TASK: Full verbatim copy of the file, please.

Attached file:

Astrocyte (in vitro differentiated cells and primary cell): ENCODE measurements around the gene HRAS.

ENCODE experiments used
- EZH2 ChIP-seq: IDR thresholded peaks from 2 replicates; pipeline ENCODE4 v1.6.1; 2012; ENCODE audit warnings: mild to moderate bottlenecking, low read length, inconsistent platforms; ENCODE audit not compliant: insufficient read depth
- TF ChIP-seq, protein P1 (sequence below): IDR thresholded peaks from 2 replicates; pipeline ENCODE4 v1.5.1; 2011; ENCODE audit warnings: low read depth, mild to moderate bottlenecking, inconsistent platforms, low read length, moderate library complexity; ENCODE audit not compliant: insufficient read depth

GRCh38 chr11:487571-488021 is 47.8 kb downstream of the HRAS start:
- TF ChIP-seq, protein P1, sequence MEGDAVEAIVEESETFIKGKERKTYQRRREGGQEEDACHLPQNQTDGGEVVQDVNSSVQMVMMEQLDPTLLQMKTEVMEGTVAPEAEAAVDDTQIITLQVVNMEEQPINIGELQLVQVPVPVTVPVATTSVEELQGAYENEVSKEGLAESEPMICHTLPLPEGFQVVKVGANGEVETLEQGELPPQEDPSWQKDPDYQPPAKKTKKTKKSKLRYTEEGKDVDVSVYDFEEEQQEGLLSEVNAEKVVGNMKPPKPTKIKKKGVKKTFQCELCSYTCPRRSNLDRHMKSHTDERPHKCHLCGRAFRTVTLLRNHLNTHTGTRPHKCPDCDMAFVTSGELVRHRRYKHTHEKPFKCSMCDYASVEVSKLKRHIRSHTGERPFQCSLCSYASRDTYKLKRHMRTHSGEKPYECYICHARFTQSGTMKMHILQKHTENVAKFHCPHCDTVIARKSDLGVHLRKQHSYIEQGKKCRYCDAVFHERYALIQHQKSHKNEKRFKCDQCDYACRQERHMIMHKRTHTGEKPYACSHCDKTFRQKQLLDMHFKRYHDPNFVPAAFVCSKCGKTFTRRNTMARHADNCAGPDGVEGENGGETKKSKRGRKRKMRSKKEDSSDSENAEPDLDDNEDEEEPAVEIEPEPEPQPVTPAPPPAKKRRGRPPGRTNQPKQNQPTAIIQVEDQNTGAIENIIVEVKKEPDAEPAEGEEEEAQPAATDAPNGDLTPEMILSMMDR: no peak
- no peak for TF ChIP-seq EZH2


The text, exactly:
Astrocyte (in vitro differentiated cells and primary cell): ENCODE measurements around the gene HRAS.

ENCODE experiments used
- EZH2 ChIP-seq: IDR thresholded peaks from 2 replicates; pipeline ENCODE4 v1.6.1; 2012; ENCODE audit warnings: mild to moderate bottlenecking, low read length, inconsistent platforms; ENCODE audit not compliant: insufficient read depth
- TF ChIP-seq, protein P1 (sequence below): IDR thresholded peaks from 2 replicates; pipeline ENCODE4 v1.5.1; 2011; ENCODE audit warnings: low read depth, mild to moderate bottlenecking, inconsistent platforms, low read length, moderate library complexity; ENCODE audit not compliant: insufficient read depth

GRCh38 chr11:487571-488021 is 47.8 kb downstream of the HRAS start:
- TF ChIP-seq, protein P1, sequence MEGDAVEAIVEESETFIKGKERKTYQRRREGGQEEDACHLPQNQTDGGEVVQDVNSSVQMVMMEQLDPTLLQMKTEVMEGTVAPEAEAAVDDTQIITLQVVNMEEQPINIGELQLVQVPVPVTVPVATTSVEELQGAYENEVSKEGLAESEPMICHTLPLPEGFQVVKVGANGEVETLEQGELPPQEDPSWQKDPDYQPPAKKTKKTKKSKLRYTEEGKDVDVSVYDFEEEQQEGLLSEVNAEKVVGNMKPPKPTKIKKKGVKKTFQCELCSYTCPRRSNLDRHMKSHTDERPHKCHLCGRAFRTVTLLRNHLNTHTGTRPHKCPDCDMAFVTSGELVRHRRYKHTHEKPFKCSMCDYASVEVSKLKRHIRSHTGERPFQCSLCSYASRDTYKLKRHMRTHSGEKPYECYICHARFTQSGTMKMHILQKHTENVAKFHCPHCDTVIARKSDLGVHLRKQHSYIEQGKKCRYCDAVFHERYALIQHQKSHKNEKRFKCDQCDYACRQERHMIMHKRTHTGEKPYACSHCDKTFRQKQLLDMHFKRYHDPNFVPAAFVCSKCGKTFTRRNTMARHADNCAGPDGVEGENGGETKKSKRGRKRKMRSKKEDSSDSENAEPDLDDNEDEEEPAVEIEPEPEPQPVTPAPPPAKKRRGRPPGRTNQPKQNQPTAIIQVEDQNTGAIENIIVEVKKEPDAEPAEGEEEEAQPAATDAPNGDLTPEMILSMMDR: no peak
- no peak for TF ChIP-seq EZH2